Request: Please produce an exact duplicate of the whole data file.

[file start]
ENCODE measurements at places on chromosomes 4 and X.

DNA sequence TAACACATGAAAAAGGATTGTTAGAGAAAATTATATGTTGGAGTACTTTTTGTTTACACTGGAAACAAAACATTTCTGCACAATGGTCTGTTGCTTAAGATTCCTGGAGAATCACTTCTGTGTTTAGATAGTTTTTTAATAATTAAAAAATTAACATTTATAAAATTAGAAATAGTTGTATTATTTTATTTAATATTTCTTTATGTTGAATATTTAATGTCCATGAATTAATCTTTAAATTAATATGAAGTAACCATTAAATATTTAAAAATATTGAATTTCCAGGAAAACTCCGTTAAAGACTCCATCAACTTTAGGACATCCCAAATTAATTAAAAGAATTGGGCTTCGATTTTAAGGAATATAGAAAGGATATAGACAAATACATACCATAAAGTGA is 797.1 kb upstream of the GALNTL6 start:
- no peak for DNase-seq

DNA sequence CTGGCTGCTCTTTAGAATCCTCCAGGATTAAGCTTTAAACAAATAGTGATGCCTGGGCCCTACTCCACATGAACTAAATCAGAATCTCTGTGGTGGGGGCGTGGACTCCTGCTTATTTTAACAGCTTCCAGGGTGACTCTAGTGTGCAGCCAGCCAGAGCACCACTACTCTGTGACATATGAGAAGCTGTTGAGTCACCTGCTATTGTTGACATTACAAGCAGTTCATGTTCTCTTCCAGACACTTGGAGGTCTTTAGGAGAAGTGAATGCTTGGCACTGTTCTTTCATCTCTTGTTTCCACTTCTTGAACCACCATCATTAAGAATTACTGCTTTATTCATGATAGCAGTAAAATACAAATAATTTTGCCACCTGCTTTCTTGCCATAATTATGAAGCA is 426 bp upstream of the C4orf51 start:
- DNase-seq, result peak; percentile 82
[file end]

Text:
ENCODE measurements at places on chromosomes 4 and X.

DNA sequence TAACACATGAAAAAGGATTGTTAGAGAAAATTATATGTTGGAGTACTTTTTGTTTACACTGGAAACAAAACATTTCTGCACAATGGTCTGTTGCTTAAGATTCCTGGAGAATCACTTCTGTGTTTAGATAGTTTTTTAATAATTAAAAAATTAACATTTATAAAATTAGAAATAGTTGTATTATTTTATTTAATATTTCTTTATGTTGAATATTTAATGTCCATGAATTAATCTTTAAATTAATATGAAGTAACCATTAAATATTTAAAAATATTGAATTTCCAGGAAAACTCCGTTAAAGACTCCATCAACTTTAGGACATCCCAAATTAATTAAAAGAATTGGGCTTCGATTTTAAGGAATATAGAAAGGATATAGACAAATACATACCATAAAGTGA is 797.1 kb upstream of the GALNTL6 start:
- no peak for DNase-seq

DNA sequence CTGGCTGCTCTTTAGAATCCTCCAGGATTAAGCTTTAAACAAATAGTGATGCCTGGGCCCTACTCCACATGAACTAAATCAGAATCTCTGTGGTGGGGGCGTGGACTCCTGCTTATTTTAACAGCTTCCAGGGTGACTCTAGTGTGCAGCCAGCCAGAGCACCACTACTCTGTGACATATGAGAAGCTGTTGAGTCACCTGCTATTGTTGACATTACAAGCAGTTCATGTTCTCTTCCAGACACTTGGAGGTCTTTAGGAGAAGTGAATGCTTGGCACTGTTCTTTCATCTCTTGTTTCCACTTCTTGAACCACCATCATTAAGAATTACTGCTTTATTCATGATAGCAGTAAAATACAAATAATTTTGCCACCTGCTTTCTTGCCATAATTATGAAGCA is 426 bp upstream of the C4orf51 start:
- DNase-seq, result peak; percentile 82